There are also some of the standard jokes about the remoteness of Britain. Nero initially thinks that the outline of Britain on the map was actually a weird stain, and refers to Britain as ‘the stain’ for the rest of the movie. And of course some soldiers form the testudo, because they always have to in Roman movies.

I like the movie much more than Movies We Dig do, but they do raise some legitimate issues. They make the interesting point that the movie has difficulty negotiating the transition from a sketch show to a longer narrative. The selling point of Horrible Histories was the weird bits of real history displayed in a funny fashion, and the educational element of the show was always underlined by telling the audience which bits were true. There’s hardly any of that commentary here, just a couple of brief segments at the end where the sources for Boudica's death are mentioned, and some stuff about Agrippina and Nero. A lot of other examples, such as Sycophantus (Alex MacQueen) explaining to Nero that one cannot crucify Roman citizens, and that sewing someone in a sack with a snake, a dog, a rooster, and a monkey and throwing them in the Tiber is the punishment for killing one’s own father, are only really noticeable if you're attuned to Horrible Histories' way of presenting this sort of material. (It’s perhaps also worth noting Horrible Histories can be a bit imprecise when it comes to the things that are true. For instance, there is a reference to dogs licking wounds being a recognised medical technique, which it was, but as far as I can find out this was the case in the Greek and Roman worlds, whereas here it is attributed to the Celts.)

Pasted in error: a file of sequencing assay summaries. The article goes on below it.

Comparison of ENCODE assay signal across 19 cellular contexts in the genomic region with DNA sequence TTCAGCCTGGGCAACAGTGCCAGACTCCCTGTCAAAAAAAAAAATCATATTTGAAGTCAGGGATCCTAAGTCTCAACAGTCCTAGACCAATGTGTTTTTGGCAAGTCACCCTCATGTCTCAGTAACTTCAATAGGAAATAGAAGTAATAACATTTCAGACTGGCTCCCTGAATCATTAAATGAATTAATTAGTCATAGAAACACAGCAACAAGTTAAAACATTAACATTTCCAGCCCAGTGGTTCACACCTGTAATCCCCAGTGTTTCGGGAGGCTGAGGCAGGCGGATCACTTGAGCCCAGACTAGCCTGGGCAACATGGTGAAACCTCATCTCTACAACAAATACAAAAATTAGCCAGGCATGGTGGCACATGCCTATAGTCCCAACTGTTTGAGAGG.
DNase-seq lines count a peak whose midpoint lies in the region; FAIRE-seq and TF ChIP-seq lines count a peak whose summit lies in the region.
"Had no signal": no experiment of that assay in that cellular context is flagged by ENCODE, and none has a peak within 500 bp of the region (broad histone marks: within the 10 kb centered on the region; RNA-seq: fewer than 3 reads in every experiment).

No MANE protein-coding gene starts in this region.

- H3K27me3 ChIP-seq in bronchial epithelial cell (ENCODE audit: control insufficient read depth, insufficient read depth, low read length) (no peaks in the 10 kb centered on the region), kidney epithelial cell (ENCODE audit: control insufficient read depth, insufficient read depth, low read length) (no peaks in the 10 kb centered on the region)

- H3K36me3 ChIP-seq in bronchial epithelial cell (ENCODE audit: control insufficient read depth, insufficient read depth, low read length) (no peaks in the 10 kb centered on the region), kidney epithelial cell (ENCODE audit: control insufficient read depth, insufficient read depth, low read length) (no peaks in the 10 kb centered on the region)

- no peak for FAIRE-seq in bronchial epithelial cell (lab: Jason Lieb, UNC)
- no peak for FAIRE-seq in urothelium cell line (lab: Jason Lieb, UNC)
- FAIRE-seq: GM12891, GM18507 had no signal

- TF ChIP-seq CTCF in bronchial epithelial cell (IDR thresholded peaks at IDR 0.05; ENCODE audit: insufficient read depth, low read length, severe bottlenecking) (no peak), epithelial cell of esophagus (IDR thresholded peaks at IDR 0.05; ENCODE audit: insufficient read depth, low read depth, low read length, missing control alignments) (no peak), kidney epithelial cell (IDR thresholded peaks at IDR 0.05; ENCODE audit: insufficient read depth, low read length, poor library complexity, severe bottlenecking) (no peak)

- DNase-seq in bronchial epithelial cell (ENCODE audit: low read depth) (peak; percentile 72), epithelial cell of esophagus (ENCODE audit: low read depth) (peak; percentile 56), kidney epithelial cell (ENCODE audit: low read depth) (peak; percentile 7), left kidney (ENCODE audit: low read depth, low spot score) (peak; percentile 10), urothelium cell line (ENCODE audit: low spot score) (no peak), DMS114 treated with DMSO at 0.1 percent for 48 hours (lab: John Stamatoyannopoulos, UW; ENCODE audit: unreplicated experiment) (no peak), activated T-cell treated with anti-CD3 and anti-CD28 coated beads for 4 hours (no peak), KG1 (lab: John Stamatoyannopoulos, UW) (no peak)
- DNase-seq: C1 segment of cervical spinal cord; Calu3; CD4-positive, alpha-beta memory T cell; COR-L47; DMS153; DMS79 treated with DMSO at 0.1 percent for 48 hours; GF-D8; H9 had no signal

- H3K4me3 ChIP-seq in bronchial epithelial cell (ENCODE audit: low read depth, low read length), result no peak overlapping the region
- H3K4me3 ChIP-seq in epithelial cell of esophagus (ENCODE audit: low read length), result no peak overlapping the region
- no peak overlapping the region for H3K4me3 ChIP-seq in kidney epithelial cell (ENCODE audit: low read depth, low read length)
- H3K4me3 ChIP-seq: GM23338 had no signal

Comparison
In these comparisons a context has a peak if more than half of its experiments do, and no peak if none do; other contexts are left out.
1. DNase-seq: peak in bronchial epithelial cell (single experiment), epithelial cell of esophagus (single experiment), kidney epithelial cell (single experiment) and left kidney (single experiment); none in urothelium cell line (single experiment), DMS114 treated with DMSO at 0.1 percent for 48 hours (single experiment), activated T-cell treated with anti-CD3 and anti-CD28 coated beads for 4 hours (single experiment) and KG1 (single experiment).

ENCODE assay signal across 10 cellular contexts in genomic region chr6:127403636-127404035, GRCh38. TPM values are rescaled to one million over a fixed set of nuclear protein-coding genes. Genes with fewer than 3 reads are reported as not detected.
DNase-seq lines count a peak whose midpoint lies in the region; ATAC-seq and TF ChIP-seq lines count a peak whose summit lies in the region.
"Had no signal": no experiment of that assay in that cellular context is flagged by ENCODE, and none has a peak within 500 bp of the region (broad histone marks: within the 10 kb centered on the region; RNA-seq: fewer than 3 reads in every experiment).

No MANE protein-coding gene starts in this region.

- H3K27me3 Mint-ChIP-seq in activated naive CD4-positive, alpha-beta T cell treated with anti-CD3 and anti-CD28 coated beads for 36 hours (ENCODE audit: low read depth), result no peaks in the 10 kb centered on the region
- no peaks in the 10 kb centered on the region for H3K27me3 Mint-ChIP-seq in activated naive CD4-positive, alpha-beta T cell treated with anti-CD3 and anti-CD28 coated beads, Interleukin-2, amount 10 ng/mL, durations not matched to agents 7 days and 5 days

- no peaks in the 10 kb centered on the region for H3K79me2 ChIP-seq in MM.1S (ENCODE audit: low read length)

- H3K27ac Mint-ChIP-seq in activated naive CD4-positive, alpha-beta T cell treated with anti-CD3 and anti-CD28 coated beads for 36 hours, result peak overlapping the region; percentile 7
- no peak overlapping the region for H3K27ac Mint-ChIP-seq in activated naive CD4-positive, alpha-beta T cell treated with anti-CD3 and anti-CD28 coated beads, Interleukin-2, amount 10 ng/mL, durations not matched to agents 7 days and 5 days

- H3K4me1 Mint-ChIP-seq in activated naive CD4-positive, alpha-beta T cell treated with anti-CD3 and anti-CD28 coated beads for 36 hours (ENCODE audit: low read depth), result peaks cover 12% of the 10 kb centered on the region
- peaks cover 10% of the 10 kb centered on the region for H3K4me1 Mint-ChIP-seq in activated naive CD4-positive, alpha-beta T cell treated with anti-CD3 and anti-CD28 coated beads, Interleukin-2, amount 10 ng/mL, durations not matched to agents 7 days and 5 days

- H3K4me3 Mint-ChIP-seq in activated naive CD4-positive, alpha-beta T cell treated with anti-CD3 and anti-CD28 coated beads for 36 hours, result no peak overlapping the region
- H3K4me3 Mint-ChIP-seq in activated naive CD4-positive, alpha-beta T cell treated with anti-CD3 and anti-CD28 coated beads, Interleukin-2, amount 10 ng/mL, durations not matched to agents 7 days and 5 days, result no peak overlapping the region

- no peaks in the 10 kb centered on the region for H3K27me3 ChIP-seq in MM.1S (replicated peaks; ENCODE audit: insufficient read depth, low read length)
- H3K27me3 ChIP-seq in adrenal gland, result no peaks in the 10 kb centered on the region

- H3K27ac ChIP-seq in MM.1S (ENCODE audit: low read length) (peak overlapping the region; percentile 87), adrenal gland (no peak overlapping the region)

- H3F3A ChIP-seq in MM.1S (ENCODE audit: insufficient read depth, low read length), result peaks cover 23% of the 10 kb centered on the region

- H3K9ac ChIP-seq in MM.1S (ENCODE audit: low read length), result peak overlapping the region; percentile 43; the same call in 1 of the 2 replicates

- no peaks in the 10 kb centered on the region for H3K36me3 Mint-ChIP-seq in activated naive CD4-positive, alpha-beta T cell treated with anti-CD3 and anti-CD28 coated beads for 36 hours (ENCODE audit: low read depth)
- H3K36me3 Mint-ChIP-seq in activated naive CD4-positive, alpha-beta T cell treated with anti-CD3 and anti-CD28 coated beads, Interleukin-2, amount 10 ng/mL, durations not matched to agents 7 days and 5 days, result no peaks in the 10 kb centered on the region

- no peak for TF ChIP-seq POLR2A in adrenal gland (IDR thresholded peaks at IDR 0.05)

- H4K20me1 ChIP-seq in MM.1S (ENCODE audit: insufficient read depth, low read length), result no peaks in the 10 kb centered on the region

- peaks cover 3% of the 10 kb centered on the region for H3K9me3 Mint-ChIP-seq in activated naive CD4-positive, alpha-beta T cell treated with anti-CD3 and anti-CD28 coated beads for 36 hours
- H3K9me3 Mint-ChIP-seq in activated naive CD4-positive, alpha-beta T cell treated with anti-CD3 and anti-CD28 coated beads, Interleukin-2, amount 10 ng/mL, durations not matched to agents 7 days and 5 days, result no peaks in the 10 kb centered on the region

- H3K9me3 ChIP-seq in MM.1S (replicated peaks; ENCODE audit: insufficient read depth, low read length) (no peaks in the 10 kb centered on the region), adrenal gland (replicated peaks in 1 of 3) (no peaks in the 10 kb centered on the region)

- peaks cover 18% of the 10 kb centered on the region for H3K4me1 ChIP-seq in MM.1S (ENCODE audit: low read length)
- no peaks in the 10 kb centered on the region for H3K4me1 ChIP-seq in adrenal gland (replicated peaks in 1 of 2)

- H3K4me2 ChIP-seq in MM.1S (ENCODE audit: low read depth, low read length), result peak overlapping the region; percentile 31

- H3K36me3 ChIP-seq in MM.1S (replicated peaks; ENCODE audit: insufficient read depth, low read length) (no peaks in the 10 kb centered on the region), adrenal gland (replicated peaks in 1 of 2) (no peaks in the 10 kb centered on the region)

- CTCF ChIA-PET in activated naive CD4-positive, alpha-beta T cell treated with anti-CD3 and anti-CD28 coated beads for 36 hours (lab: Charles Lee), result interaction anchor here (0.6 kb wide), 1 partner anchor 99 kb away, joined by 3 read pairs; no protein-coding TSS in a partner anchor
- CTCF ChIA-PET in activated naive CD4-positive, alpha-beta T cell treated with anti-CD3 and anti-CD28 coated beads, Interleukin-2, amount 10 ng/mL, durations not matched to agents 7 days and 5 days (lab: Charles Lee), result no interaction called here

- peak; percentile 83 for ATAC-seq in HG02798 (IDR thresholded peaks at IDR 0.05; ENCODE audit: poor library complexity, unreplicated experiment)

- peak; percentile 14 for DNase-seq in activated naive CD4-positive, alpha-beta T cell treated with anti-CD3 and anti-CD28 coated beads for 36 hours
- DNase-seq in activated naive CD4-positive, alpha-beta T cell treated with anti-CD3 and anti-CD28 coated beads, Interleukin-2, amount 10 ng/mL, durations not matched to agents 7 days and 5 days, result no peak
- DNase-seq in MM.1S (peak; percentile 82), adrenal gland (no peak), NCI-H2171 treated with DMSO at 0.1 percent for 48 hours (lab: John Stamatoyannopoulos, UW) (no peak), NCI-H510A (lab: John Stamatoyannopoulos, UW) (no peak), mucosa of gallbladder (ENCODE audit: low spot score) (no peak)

Another point Movies We Dig make is how traditional this all is. The final song is essentially all about how, in the end, the Roman occupation of Britain is a good thing, because of all the benefits it brings, even if some concessions to the essential brutality of Roman rule are made. This is very much the mid-twentieth century picture of Romanisation. Equally traditionally, the Britons are universally referred to as Celts, a term that has rather gone out of fashion amongst archaeologists, though popular television programmes still use it. But, as Gideon Nisbet said a long time ago, popular culture remains very firmly rooted in ideas that most academics abandoned a long time ago.

Nevertheless, I still like this movie, and would recommend to to anyone.

If you’re interested in learning more about Roman Britain on screen, I’m running a course from mid-January. 

[1] About which I have a chapter coming out this year.

Thursday, January 04, 2024

Obituary for John M. Burns.

A page of John M. Burns comics, for The Bionic Woman.
There's a new post by me (with a little help from Will Morgan) on FA-The Comiczine: An obituary for John M. Burns.

Wednesday, January 03, 2024

My Spring 2024 MANCENT teaching

A group of Roman legionaries determinedly marching up a hill, led by Lee Mack as a centurion. The Fifteenth Doctor is somewhere at the back.
I'm repeating my Mancent online course on Screening Britannia from this January. Anybody who fancies joining, you can sign up through Eventbrite. Anyone who pays the full course fee will get the recordings. Alternatively, you can book for individual sessions here

I'm also doing a London mythology walk for MANCENT, going down Pall Mall and towards Victoria. 

And finally, another walk I'm doing for MANCENT is a visit to Roman Colchester

 MANCENT's full Spring 2024 prospectus can be found here.

New post on FA-The Comiczine: An obituary for Ian Gibson


There's a new post by me on FA-The Comiczine: An obituary for Ian Gibson